See, look at those nice flaky layers. That's why I'm glad I did the whole envelope thing. Very crispy and just the right amount of heat. Yay! I got right around 4 dozen crackers out of this batch. We'll see how many are still in the tin come morning ...

Cheddar Crackers with a Kick : Hye Thyme Cafe

Playing with Pie - Mini Peach Pies Two Ways

I was recently given some mini tart pans, so I wanted to try them out.  Lucky for me, a package of 4 actually contained 5.  Does that count as a free give with purchase??  In thinking about what to make, I was flipping through my recipe box and came upon my Mom's recipe for Apricot Pie.  That sounded good, but when I went to the grocery store, they didn't have any apricots, so I switched gears and picked up some peaches.  Then I switched gears again and pulled out my mini pie pans rather than the tart pans for some reason.  

Since I was just playing and wasn't actually making them for a particular reason, I decided to experiment.  I baked four mini pies, two with the peaches soaked in blackberry liqueur and two with almond filling brushed on the inside of the bottom crust and ginger mixed in with the peaches.  I think when I actually make a pie on purpose, I'll stick with the almond filling, ditch the ginger, and skip the blackberry liqueur.  I liked the taste of the peaches with the ginger, but not also with the almond.  As for the blackberry, it was so subtle, it was barely noticeable.  I didn't want the pie to be soggy, so I didn't use a whole lot.  If I try that again, I'll have to cook it down to intensify or make a syrup with it.  Still, it was fun to play.  :)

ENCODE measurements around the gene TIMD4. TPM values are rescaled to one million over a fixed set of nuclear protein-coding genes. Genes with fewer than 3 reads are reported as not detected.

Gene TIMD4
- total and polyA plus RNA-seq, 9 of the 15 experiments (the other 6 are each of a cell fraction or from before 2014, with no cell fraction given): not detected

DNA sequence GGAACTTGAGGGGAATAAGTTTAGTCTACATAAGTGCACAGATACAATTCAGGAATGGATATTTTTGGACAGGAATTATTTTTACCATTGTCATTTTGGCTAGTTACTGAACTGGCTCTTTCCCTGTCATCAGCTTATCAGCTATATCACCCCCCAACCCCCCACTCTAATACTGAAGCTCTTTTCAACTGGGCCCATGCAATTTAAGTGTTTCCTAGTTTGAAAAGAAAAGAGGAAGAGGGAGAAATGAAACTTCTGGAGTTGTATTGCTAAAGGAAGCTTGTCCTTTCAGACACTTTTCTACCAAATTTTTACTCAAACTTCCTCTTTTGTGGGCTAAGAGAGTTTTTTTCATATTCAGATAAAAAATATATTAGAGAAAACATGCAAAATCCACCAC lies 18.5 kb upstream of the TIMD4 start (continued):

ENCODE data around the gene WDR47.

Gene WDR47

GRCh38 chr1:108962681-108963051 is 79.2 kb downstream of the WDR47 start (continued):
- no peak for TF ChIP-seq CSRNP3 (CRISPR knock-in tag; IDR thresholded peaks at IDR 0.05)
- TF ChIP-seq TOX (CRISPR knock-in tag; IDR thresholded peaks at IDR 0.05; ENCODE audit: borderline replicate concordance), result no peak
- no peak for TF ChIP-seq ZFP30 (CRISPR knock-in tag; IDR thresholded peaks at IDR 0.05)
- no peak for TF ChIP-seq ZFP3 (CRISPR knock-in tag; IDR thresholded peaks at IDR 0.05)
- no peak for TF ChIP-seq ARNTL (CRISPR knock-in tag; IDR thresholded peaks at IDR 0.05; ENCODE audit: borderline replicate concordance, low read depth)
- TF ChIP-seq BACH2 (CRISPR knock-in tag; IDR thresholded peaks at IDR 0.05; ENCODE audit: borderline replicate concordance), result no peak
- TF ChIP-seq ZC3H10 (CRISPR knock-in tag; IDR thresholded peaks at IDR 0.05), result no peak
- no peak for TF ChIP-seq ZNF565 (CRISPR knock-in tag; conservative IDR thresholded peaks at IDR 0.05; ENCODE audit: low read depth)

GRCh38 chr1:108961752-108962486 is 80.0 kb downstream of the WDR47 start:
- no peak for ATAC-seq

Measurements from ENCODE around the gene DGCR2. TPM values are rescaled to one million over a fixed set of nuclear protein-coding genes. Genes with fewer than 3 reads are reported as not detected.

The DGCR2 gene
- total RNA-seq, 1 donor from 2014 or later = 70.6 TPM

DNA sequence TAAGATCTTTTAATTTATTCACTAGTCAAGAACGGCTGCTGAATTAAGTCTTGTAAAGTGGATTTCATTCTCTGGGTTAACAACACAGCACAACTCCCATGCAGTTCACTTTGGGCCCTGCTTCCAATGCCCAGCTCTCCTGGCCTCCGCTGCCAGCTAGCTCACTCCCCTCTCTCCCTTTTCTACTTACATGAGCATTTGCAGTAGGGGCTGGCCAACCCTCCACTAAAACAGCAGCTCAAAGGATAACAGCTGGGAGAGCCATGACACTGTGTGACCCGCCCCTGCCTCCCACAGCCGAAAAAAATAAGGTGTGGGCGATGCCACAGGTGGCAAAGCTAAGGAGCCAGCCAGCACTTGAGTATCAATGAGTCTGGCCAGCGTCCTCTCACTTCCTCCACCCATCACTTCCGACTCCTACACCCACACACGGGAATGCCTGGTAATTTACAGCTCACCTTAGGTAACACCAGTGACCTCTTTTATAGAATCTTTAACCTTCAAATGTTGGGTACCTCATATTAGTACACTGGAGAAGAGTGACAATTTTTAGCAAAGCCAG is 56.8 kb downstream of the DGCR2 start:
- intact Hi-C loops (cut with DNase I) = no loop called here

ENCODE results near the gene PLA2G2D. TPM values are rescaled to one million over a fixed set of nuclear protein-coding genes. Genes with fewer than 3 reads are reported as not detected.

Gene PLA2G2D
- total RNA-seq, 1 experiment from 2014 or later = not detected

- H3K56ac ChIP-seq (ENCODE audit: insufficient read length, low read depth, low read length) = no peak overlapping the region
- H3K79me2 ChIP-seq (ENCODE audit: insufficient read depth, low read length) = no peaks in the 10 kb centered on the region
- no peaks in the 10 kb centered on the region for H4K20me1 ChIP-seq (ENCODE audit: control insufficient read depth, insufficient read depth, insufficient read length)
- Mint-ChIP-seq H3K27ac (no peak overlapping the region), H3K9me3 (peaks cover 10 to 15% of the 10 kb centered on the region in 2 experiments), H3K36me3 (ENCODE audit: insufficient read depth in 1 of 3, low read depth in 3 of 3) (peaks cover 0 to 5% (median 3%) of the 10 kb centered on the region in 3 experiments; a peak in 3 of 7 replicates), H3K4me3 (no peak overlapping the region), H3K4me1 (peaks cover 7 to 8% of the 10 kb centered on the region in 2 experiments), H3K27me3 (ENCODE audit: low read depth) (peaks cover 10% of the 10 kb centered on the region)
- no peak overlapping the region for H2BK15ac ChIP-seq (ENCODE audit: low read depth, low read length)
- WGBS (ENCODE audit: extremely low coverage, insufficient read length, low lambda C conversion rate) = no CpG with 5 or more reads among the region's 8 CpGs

In addition to experimenting with the fillings, I also experimented with the crust a bit.  Since I knew I was gong to use the almond filling, I took it one step further and ground up some toasted almonds in the crust.  Our family is split on pastry dough - some like it dry and flaky, others prefer a softer cream-cheese dough, and others like it kinda middle-of-the-road.  In attempting to hit this one on the drier/flakier end of the spectrum, I added the almonds to the dough without cutting back any on the flour.  I actually liked it, and I'm a middle-of-the-road kinda gal.  For me, just so long as it's not thick and doughy, I'm cool with it.

2 c flour
3/4 c Crisco shortening
2 T butter
6 T cold water
1/4 c toasted almonds, crushed
1/2 t salt
1/2 t baking powder
1 t sugar

Pulse in food processor until it comes together and forms a ball.  Wrap in plastic and chill for 30-60".